Ray Donadio delivering
milk for Warren Sanitary Milk Company in 1954.
At the turn of the twentieth century, horses
were still the main source of pulling power whether it be wagons,
carriages or people. Hotels had a livery stable for boarding guests'
horses and wagons and also to rent for local transportation. Trains
provided transportation between towns and cities. Some cities
had urban and inter-urban trolley service.
Most businesses used horses to distribute their
goods throughout Niles; grocery stores, bottling companies and
moving companies to name a few.
Several milk companies used horses in delivering
their products to local homes, Warren Sanitary Milk Company used
horses for delivery as late as 1954 to the north side of Niles.
Other milk companies are listed below:
A badly damaged photo of a horse and wagon run
by Thomas Madden at some time before the turn of the
century as Excelsior Dairy before it became the Madden-Hubbard
H.C. Mines and the Brown-Fordyce Dairy
Wilson's Dairy delivering milk on Linden Avenue
A badly damaged photo of a horse
and wagon run by Thomas Madden at some time before the turn of
the century as Excelsior Dairy.
H.C. Mines and the Brown-Fordyce Dairy wagon.
Wilson's Dairy delivering milk on Linden Avenue
Left: Glass bottle used by Madden-Hubbard
Center: The front of the Niles Lawnmower
building, 532 Vienna Avenue, is being torn down and will be replaced
with a new showroom. Niles Daily Times photograph.
Tony Bernard, owner and
manager, made the announcement that work had begun on the building
Many old-timers will remember this
building as having housed the Madden-Hubbard Milk Company many
South Main Street downtown (
Stoneyard is located here today, 2022).
Horse and wagon, White Line Bottle
Works on Wagon parked in front of the store of Ward Jones "Slate,
Job work, Roofing , Tin, Iron" on store front.
Rider grocery store was located near the corner of East Federal
and the west side if Vienna Avene. The horse and buckboard were
used to pick up and deliver goods to customers and restock the
Pictured: Henry F. Rider, Howard H. Rider,
Jr., Myrtle, Elizabeth and Clyde Rider.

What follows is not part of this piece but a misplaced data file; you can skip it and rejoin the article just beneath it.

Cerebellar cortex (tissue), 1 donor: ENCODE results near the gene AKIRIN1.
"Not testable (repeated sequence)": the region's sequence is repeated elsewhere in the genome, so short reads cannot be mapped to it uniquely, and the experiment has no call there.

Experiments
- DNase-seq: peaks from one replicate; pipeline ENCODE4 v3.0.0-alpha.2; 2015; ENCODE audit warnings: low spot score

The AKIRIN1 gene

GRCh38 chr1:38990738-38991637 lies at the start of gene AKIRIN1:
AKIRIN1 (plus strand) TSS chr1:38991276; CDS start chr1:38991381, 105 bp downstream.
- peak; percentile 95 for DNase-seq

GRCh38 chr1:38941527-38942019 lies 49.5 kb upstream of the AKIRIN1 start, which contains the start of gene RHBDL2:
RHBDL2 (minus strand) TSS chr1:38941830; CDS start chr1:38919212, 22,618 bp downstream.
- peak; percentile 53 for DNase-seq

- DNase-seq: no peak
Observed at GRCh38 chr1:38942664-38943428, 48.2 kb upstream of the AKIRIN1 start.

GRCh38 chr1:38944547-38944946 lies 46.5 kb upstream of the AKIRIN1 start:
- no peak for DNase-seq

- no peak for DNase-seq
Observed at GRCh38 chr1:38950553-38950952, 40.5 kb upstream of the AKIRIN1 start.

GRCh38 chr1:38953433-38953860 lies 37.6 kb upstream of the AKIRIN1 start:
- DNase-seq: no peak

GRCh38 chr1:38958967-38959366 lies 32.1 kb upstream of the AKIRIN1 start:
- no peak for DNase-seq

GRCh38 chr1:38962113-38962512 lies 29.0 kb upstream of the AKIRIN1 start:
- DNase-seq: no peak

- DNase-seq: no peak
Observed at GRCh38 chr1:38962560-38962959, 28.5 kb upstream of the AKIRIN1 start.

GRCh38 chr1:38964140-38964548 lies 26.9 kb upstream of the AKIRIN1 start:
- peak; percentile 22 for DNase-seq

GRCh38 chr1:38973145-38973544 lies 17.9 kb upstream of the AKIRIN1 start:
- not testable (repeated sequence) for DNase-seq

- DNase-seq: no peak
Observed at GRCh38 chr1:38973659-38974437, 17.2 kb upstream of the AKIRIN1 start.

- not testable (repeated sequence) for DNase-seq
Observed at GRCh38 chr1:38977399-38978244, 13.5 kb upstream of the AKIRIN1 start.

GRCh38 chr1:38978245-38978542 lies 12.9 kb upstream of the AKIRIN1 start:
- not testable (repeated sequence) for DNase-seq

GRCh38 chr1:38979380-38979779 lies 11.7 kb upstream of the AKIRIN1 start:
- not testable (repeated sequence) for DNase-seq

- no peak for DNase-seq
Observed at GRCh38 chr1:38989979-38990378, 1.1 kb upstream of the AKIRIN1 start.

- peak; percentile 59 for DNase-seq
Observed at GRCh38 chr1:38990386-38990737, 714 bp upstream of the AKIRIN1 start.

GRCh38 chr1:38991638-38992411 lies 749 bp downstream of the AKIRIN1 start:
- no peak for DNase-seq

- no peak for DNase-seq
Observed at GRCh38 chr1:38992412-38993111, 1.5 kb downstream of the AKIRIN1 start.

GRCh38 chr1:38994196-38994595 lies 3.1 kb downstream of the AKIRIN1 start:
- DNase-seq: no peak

Henry F. Rider was born in Baltimore, Maryland,
on May 15, 1860, the son of George and Margaret Rider.
In 1905, he started the grocery business which
he conducted until the time of his death and in the same location
in which it has always been located (142 Vienna Avenue).
Henry and his wife lived in the second floor
above the store. His son, Howard, has been associated with his
father in the store.
When Riders closed in 1957, the Macali’s
bought most of the hardscape from inside the grocery store.
The building at 142 Vienna Avenue, where the
Rider's Grocery Store opened in 1905, is still standing and is
occupied today (2021).
1898 photo of Holloway's Livery & Undertaking
which was located on East Park Avenue in
James C. Holloway (hands on hips) and
Ray Holloway - by door. PO1.238
1916 - A. DeJute & Sons. L to R: Steve
Ratchie, Bill Bridgens, Frank DeJute and Angeline DeJute.
The company was founded in the 1890's and operated
until 1962. They paved many of the streets of the city with 2
types of bricks: Bessemer, red in color, and manufactured in Bessemer,
PA, and Demster, yellow in color made in Kittanning, PA.
Underneath the blacktop on many of our streets
are still the bricks put down 50 years ago by the DeJute Co. As
of 1976, North Crandon. Beaver, Brown and Summit Streets. are
a few of the remaining brick streets in Niles. PO1.239
Sandman's Draying service was a fore-runner of
trucking companies in Niles.
Sandman's was located at 112 Maple Avenue in
Celebrating a picnic, the road
was dirt and transportation was by horse and wagon. PO1.1221
President McKinley's first grade
teacher in a carriage in front of the Allison Hotel at the intersection
of North Main Street and Park Avenue. This was taken at a parade
in Niles unknown date.
Taken by May Unger John,
mother of George John. PO11.351
Holloway's 1894 "Black Maria"
that provided the final journey for many of Niles' dearly departed.
View of a horsedrawn fire engine
standing on State Street. The building on the right is Guarnieri's
Confectionary Store. The building on the left is the old Warner
Theatre. This photo was taken about 1900. PO1.1591
The American Railway Express.
Charles Robinson is featured with his horse and wagon
in the 1920's. PO1.2022
George Swegan started
an ice house and used to cut blocks of ice from the Mosquito
Creek and deliver it in horse-drawn carts like the one pictured.
L to R: Pete Granada, Mariona Granada
and Nick Perna. PO1.246
Peddlar's wagon from
Cicero's Store - 1915. The automobile
is a 1915 one door Ford sedan. The door was in the middle of the
passenger side of the car.
Pete Cicero came from Italy to Pittsburgh
before 1900. In 1903 he returned to Italy. In 1914 he left Italy
and came to Niles, Ohio. He and his huckster wagon soon became
a familiar sight in Niles.
‘Mr. Pete’, as he was known, was
very well liked and his fruits and vegetables were the freshest
that could be found.
In 1925 he built a grocery store on East Park
Avenue near the old Niles Firebrick office. He passed his knowledge
of merchandizing to his grandsons.
In 1951, his grandson, Joseph Cicero
took over the store when ‘Mr. Pete’ retired. In 1962
Joseph Cicero built a new and larger store on Robbins Avenue.
Racing on the Mahoning River.
Above the banks of the Mahoning River run the Pennsylvania Railroad
tracks. The water tower is iced due to the cold wintry weather.
A photo of a float from the 1909
Homecoming parade. Eaton Builders Supply, located on Church
A photo of the Columbus Day parade
in 1918 which combined the founding of America and the victory
of WWI. PO1.1224